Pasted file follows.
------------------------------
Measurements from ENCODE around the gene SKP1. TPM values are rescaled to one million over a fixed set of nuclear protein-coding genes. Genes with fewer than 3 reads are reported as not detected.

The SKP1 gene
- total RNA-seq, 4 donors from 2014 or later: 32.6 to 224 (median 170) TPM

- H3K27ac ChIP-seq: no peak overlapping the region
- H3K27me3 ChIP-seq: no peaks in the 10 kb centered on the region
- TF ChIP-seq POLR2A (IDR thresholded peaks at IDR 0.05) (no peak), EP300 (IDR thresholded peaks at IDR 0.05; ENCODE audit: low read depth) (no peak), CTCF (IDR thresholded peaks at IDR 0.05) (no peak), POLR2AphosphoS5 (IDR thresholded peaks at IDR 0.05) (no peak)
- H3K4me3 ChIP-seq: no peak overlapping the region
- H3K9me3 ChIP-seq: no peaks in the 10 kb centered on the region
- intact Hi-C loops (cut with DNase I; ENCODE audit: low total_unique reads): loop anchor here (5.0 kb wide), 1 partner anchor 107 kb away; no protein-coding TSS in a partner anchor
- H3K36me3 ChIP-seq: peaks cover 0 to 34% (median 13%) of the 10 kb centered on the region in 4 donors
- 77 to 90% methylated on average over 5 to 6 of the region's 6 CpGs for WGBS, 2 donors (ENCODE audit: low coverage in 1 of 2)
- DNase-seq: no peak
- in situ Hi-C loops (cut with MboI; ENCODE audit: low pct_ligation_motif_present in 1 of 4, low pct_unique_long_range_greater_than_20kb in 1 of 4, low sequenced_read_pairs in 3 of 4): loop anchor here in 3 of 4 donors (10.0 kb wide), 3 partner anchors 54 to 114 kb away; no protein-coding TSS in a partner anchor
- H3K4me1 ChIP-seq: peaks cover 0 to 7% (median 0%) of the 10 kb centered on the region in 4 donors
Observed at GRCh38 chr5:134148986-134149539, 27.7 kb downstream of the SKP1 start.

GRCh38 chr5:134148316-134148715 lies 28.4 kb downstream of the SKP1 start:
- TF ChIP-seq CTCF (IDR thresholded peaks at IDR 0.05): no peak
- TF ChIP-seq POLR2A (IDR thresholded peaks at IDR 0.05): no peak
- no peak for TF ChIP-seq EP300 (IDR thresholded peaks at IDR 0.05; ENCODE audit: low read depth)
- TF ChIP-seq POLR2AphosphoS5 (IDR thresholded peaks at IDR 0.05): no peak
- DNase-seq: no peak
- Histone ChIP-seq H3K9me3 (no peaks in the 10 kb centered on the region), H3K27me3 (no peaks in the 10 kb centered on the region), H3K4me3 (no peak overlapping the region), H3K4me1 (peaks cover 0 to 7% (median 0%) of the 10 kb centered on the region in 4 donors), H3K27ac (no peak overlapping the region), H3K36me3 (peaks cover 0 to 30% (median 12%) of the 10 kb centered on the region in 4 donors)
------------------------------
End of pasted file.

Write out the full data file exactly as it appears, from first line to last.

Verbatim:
Measurements from ENCODE around the gene SKP1. TPM values are rescaled to one million over a fixed set of nuclear protein-coding genes. Genes with fewer than 3 reads are reported as not detected.

The SKP1 gene
- total RNA-seq, 4 donors from 2014 or later: 32.6 to 224 (median 170) TPM

- H3K27ac ChIP-seq: no peak overlapping the region
- H3K27me3 ChIP-seq: no peaks in the 10 kb centered on the region
- TF ChIP-seq POLR2A (IDR thresholded peaks at IDR 0.05) (no peak), EP300 (IDR thresholded peaks at IDR 0.05; ENCODE audit: low read depth) (no peak), CTCF (IDR thresholded peaks at IDR 0.05) (no peak), POLR2AphosphoS5 (IDR thresholded peaks at IDR 0.05) (no peak)
- H3K4me3 ChIP-seq: no peak overlapping the region
- H3K9me3 ChIP-seq: no peaks in the 10 kb centered on the region
- intact Hi-C loops (cut with DNase I; ENCODE audit: low total_unique reads): loop anchor here (5.0 kb wide), 1 partner anchor 107 kb away; no protein-coding TSS in a partner anchor
- H3K36me3 ChIP-seq: peaks cover 0 to 34% (median 13%) of the 10 kb centered on the region in 4 donors
- 77 to 90% methylated on average over 5 to 6 of the region's 6 CpGs for WGBS, 2 donors (ENCODE audit: low coverage in 1 of 2)
- DNase-seq: no peak
- in situ Hi-C loops (cut with MboI; ENCODE audit: low pct_ligation_motif_present in 1 of 4, low pct_unique_long_range_greater_than_20kb in 1 of 4, low sequenced_read_pairs in 3 of 4): loop anchor here in 3 of 4 donors (10.0 kb wide), 3 partner anchors 54 to 114 kb away; no protein-coding TSS in a partner anchor
- H3K4me1 ChIP-seq: peaks cover 0 to 7% (median 0%) of the 10 kb centered on the region in 4 donors
Observed at GRCh38 chr5:134148986-134149539, 27.7 kb downstream of the SKP1 start.

GRCh38 chr5:134148316-134148715 lies 28.4 kb downstream of the SKP1 start:
- TF ChIP-seq CTCF (IDR thresholded peaks at IDR 0.05): no peak
- TF ChIP-seq POLR2A (IDR thresholded peaks at IDR 0.05): no peak
- no peak for TF ChIP-seq EP300 (IDR thresholded peaks at IDR 0.05; ENCODE audit: low read depth)
- TF ChIP-seq POLR2AphosphoS5 (IDR thresholded peaks at IDR 0.05): no peak
- DNase-seq: no peak
- Histone ChIP-seq H3K9me3 (no peaks in the 10 kb centered on the region), H3K27me3 (no peaks in the 10 kb centered on the region), H3K4me3 (no peak overlapping the region), H3K4me1 (peaks cover 0 to 7% (median 0%) of the 10 kb centered on the region in 4 donors), H3K27ac (no peak overlapping the region), H3K36me3 (peaks cover 0 to 30% (median 12%) of the 10 kb centered on the region in 4 donors)